Machine Learning — A historical perspective

“Historical perspective differs from history in that the object of historical perceptive is to sharpen one’s vision of the present not the past”. Barbara S. Lawrence

Introduction

Studies of historical perspective of ML can help to further sharpen its present for the future. According to Barbara Lawrence: “Historical perspective expands research horizons by encouraging study of the relative stability of phenomena, providing alternative explanations for phenomena, and aiding problem formulation and research design.” [1]

The historical perspective of ML spans from the earliest predictive models, before writing, to today’s cognitive models, mimicking Human thought processes. Understanding ML’s past can be traced centuries back or even farther back in time to the origin of syllogism by Aristotle 384 BC–322 BC (logic), or to the time of Euclid’s work on mathematical geometry titled “The Elements”, or even back to the time of early known predictive models, such as those used in the accurate predictions of eclipses, thousands of years ago.

midwinter (S)

3000 BC — 700 AC

Early sun and moon eclipses’ accurate predictions can be traced back to 3000 BC, 500 years earlier than original reported based on the re-examination of the Stonehenge relicts, in recent years. The Stonehenge consists of 56 Welsh bluestones standing in a ring of 87m. [3]

Originally the Stonehenge was considered as an ancient observatory to mark midsummer and midwinter. However, the recent theories suggest it was used for predicting solar and lunar eclipses year-round [4] . The Stonehenge ancient system is based on optical illumination of configurations of stones and monoliths as a mechanism for predicting lunar and solar eclipses. It works like an analog mechanical computing device, and there are a wide variety of mechanical devices used for analog computing since then.[5]

The other ancient analog computer, known as the Antikythera Mechanism, dates back to 205 BC during the time of Archimedes. Back then, Cicero wrote that Archimedes may have built a machine that resembles the Antikythera Mechanism. Antikythera was designed to predict accurately eclipses combining ancient Babylonian and Greek mathematical geometry applied to astronomy. Recent re-examination of the data found that Antikythera Mechanism can predict eclipse time in hours [6] .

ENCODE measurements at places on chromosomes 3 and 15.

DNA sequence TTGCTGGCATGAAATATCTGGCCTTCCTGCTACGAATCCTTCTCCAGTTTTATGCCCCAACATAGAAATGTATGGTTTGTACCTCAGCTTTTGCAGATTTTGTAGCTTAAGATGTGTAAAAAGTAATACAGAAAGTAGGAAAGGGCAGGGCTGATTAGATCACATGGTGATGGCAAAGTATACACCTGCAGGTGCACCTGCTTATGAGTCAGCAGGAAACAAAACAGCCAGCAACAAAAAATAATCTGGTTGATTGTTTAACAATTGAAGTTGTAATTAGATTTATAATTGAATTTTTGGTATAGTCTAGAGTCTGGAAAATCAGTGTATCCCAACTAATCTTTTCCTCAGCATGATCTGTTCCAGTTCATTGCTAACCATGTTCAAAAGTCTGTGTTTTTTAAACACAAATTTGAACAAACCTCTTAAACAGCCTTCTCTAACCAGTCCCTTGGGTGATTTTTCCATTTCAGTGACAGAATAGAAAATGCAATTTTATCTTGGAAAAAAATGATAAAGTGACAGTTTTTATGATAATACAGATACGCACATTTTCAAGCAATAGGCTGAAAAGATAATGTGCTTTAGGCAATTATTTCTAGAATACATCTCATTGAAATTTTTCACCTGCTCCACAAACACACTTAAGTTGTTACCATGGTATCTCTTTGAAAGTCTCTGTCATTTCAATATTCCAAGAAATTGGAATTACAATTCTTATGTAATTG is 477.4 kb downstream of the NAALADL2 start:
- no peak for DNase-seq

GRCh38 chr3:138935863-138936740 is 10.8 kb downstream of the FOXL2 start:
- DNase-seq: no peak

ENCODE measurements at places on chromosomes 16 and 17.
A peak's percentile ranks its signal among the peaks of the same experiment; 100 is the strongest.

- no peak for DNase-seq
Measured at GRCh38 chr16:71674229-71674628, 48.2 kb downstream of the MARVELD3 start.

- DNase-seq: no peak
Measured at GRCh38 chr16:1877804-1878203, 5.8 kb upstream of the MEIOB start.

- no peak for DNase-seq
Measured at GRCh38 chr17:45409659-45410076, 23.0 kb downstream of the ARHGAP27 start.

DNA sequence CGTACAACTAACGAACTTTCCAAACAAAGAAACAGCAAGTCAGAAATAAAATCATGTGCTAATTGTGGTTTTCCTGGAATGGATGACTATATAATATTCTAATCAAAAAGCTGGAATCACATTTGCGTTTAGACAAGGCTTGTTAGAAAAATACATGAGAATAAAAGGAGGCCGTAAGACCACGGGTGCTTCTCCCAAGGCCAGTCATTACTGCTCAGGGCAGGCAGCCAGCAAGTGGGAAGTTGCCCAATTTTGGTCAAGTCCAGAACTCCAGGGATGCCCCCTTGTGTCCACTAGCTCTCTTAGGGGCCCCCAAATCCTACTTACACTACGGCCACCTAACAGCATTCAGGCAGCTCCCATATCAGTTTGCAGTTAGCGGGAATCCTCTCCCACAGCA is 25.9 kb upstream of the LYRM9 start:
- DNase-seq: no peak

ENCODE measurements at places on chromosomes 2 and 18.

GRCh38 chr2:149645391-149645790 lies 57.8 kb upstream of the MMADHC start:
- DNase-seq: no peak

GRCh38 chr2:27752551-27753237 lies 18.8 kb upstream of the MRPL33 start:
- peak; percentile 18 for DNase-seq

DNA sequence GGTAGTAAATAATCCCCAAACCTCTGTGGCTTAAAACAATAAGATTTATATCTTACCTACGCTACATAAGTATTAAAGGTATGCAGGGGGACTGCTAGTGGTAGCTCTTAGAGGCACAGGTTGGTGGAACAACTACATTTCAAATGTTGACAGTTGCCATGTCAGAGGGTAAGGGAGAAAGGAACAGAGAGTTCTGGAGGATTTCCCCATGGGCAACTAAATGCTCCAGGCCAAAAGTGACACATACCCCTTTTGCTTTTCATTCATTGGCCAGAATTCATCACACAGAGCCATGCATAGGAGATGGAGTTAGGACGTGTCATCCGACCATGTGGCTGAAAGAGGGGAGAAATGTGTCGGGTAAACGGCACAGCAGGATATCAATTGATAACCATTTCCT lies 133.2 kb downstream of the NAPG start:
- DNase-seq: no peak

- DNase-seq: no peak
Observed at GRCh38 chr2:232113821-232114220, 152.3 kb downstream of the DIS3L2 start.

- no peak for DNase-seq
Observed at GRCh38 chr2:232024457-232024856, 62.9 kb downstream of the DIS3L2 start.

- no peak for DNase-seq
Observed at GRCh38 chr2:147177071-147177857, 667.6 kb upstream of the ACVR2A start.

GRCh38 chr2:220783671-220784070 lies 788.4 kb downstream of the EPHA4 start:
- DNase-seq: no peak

These earliest computing machines were not digital but analog as the numerical quantities that are captured are “continuous”, such as the continuous measurement of the angle of the rotation of a shaft. [7] Analog computers by contrast to digital computers do not break data down into binary code. They use physical phenomena such as optical illumination, mechanical or hydraulic quantities to model the problem being solved. Their mechanics involve mechanism that can be operated by moving objects or turning hand crank that would trigger the movement of other gears.

As an ancient and sophisticated analog computer Antikythera Mechanism’ s many functions are still unknown, however researchers believe that it could be “programmed” once and would then be able to calculate moon phases and eclipse cycles. Recent findings providing evidence that it may have been used for prediction using analog calculation of arithmetic progression cycles.

Although today micro-processor such as CPU, GPU and soon QPU computers are taking over mechanical computers, the analog computers will still continue to be used in various emerging technologies and at even the micro-scale. They will be used in areas where mechanical functions with computational and control functions are not feasible by purely electronic processing. [9]

700–1500 AC

This period saw major breakthroughs in mathematics especially in the area of computing roots of difficult equations using Algebra, which means to restore or balance equations. Al-Khwarizmi (780–860) [10] considered Algebra as a way to describe in mathematical terms the algorithms without the need of geometrical mathematical (Euclid) proof and developed a text solving a geometric problem. This process of using algebra to solve mathematical geometrical problems, is known as algorithm referring to his name Al- Khwarizmi, albeit slightly different. [11]

Al-Khwarizmi made practical arguments to develop these new mathematical methods. These methods were developed to solve quadratic equations by the process of completing squares. Al Khwarizmi[12] used the text and geometry to solve the quadratic function of the form:

Al-Khwarizmi used numerous cases with text, such as the equation above, involving algebra where “A square and ten Roots are equal to thirty nine Dirhams.” [13]

Al-Khwarizmi’s book on algebra played similar role to that played by Euclid’s book on Elements for geometry. The book was later translated into Latin and the decimal system of numbers were disseminated by Leonardo of Pisa, also known as Fibonacci, in his work Liber Abaci. [14]